HIV signs-symptoms-2
HIV Positive Without Symptoms
Many people who are HIV-positive do not have symptoms of HIV infection, and symptoms only evolve as their condition deteriorates toward AIDS (Acquired Immunodeficiency Syndrome). Sometimes people living with HIV go through periods of being sick and then feel fine.
HIV signs-symptoms2
Signs and Symptoms of Early HIV
As early as two–four weeks after exposure to HIV (but sometimes as far out as three months later), people can experience an acute illness, often described as “the worst flu ever.” This is called acute retrovirus syndrome (ARS) or primary HIV infection. This represents the body’s natural response to HIV infection. During primary HIV infection, there are higher levels of virus circulating in the blood, which means that people can more easily transmit the virus to others.
Symptoms resemble a flu-like syndrome, including fever, chills, nights sweats, muscle aches and fatigue. Other symptoms may include a rash, sore throat, swollen lymph nodes and ulcers in mouth. It is important to state that not everyone gets ARS when they become infected with HIV.
hiv-and-aids ss3
Signs and Symptoms of Chronic or Latent Phase HIV
After the initial infection and seroconversion, the virus becomes less active in the body, although it is still present. During this period, many people do not have any symptoms of HIV infection. This period is called the ‘chronic’ or ‘latency’ phase. This period can last up to 10 years—sometimes longer.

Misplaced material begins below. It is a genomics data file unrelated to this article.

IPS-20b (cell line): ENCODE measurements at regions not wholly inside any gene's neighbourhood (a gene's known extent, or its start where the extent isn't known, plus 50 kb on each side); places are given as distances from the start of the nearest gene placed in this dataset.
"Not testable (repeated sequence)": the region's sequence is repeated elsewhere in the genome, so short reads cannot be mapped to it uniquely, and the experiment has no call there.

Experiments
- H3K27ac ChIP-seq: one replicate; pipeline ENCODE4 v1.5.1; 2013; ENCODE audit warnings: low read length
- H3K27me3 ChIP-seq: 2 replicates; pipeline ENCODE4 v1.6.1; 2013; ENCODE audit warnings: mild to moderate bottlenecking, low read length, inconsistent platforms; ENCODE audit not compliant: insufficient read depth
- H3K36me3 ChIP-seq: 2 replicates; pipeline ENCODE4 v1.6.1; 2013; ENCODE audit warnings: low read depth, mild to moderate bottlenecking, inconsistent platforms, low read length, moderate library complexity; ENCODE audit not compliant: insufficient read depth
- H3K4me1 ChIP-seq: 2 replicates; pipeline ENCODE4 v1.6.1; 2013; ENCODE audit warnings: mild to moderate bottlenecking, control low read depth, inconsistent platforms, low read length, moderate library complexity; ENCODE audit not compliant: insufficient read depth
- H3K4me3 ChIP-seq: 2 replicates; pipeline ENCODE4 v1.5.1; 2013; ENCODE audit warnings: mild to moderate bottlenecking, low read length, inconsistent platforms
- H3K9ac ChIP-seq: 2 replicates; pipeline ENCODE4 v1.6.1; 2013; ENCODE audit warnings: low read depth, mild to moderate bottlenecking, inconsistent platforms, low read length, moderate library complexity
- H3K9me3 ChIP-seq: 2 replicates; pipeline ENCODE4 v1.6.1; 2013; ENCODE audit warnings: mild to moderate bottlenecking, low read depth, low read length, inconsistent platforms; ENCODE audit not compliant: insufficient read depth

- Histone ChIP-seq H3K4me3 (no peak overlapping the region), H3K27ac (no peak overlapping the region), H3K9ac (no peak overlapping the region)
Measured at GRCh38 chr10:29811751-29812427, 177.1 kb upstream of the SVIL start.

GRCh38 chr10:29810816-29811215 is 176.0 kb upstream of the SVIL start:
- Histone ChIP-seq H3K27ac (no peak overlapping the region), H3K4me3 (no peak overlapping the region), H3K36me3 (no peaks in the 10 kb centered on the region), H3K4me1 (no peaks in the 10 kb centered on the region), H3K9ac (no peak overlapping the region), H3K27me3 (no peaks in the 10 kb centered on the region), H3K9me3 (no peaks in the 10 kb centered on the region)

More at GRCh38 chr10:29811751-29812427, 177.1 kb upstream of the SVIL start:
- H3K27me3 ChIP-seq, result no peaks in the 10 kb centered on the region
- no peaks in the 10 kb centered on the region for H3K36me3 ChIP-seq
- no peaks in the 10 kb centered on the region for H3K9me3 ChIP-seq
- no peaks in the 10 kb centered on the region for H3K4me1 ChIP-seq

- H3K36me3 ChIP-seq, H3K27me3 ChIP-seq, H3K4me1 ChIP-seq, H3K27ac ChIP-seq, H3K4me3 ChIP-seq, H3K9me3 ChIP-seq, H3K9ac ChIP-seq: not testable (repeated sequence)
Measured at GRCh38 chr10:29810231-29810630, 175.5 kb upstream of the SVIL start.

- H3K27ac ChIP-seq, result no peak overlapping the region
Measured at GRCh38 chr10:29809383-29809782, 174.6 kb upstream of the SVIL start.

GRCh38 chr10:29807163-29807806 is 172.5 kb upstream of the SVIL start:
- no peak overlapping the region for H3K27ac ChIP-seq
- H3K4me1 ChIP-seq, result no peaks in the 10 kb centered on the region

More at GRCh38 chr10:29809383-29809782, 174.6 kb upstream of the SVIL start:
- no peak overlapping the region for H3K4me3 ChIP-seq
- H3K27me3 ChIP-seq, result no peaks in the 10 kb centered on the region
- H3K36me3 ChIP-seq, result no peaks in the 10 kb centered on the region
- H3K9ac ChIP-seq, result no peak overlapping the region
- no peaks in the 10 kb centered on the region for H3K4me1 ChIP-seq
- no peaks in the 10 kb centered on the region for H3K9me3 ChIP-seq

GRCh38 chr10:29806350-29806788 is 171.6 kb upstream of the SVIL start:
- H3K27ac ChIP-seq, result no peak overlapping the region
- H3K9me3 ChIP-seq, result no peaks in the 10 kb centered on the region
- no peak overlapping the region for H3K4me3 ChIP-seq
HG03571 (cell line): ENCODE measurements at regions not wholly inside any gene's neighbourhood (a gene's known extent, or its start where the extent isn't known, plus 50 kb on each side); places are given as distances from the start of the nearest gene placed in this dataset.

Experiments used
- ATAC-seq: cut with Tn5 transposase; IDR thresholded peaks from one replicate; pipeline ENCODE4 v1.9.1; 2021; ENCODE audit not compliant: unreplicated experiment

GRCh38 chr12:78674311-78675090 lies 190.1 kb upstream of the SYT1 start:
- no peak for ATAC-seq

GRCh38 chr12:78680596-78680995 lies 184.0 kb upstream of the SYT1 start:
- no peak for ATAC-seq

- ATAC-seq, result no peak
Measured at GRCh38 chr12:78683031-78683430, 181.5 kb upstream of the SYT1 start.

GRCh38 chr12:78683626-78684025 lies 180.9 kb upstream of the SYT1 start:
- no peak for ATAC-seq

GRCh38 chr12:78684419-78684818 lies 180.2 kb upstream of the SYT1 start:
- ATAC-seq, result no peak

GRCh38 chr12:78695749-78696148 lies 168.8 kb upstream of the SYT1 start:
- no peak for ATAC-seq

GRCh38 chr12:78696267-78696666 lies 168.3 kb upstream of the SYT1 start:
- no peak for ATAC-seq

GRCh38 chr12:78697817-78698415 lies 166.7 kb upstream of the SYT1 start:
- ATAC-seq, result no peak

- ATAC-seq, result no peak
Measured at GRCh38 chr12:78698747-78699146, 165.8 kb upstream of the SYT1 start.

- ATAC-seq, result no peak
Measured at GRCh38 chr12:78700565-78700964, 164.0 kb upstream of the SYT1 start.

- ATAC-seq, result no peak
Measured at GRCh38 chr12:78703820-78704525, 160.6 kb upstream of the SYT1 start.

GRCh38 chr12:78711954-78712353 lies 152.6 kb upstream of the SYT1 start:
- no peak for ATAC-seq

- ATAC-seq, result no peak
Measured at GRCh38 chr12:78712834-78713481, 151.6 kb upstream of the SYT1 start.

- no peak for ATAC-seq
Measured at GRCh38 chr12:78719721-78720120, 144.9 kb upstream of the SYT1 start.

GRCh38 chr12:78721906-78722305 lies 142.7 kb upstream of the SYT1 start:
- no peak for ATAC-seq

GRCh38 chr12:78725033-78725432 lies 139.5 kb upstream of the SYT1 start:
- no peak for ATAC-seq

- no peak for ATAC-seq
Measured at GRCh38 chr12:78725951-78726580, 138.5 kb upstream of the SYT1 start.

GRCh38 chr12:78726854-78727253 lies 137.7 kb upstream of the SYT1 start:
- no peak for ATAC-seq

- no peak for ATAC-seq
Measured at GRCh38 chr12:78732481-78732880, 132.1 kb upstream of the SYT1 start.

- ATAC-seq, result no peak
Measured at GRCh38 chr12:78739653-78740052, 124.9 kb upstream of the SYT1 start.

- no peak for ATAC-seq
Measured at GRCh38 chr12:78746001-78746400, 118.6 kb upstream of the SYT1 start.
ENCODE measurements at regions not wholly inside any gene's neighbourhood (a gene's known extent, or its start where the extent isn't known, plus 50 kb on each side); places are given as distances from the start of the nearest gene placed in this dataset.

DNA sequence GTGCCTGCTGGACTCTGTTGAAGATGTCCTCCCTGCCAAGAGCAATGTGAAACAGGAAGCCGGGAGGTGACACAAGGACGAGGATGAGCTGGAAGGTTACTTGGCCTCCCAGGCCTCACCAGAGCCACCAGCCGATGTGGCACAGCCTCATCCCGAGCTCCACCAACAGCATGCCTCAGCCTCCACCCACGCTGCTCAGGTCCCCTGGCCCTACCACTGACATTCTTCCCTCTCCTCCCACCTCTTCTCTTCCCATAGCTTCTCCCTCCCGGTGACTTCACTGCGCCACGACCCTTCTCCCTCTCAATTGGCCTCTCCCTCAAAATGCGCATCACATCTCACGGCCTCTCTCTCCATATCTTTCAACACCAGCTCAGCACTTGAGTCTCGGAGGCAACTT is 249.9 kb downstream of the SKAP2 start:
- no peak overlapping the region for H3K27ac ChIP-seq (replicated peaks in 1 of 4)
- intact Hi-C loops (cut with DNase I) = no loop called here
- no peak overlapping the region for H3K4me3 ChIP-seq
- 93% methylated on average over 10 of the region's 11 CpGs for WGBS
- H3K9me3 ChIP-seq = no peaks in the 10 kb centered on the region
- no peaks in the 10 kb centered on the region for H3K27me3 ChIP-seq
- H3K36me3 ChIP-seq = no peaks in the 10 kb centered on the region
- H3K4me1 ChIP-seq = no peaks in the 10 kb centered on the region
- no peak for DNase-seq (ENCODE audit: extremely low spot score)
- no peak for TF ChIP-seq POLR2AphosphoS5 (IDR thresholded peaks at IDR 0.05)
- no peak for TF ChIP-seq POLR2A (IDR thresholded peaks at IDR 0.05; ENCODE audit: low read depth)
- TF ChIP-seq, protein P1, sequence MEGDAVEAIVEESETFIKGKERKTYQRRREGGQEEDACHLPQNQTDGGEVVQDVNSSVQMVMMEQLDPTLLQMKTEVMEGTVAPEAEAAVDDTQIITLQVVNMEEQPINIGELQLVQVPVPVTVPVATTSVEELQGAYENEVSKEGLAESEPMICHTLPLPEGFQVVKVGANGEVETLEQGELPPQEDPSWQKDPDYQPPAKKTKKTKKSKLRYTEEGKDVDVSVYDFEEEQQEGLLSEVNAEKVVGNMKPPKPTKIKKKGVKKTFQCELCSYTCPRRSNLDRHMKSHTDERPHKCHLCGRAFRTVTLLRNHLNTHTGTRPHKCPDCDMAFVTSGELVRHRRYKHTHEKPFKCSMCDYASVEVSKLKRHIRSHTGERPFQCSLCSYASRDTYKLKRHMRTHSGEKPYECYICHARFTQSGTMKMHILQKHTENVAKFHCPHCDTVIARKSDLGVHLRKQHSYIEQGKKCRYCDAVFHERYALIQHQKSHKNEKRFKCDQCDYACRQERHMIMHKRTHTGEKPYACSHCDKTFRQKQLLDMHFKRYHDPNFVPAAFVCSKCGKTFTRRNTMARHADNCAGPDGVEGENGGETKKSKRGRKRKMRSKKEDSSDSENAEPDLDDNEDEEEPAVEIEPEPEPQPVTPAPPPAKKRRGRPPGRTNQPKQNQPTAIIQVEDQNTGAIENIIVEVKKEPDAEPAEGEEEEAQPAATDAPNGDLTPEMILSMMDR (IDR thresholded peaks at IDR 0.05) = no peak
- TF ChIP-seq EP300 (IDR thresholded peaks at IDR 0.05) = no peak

HIV opportunistic-infections-4

Signs and Symptoms of AIDS
While the virus itself can sometimes cause people to feel sick, most of the severe symptoms and illnesses of HIV disease come from the opportunistic infections that attack the infected individual’s compromised immune system.
When HIV infection progresses to AIDS, many people begin to suffer from fatigue, diarrhea, nausea, vomiting, fever, chills, night sweats, and even wasting syndrome at late stages.
Unless symptoms are discovered late, HIV/AIDS is much better being diagnosed early based on risk factors and exposures. That said, use the knowledge provided to prompt evaluation and testing.

Feel free to ask your SMA expert consultant any questions you may have on this topic.
Take the #72HoursChallenge, and join the community. As a thank you for being a valued subscriber to Straight, No Chaser, we’d like to offer you a complimentary 30-day membership at www.72hourslife.com. Just use the code #NoChaser, and yes, it’s ok if you share!
Order your copy of Dr. Sterling’s new books There are 72 Hours in a Day: Using Efficiency to Better Enjoy Every Part of Your Life and The 72 Hours in a Day Workbook: The Journey to The 72 Hours Life in 72 Days at Amazon or at www.72hourslife.com. Receive introductory pricing with orders!
Thanks for liking and following Straight, No Chaser! This public service provides a sample of what http://www.SterlingMedicalAdvice.com (SMA) and 844-SMA-TALK offers. Please share our page with your friends on WordPress, like us on Facebook SterlingMedicalAdvice.com and follow us on Twitter at @asksterlingmd.
Copyright © 2017 · Sterling Initiatives, LLC · Powered by WordPress

Straight, No Chaser: What Exactly Is AIDS?

HIV

This is the second blog in an ongoing series on HIV and AIDS.
After all these years, it’s still an interesting and important enough question to ask and to know how to answer. Most know that AIDS is a devastating disease caused by the HIV virus. However, courtesy of the National Institutes of Health, consider the following: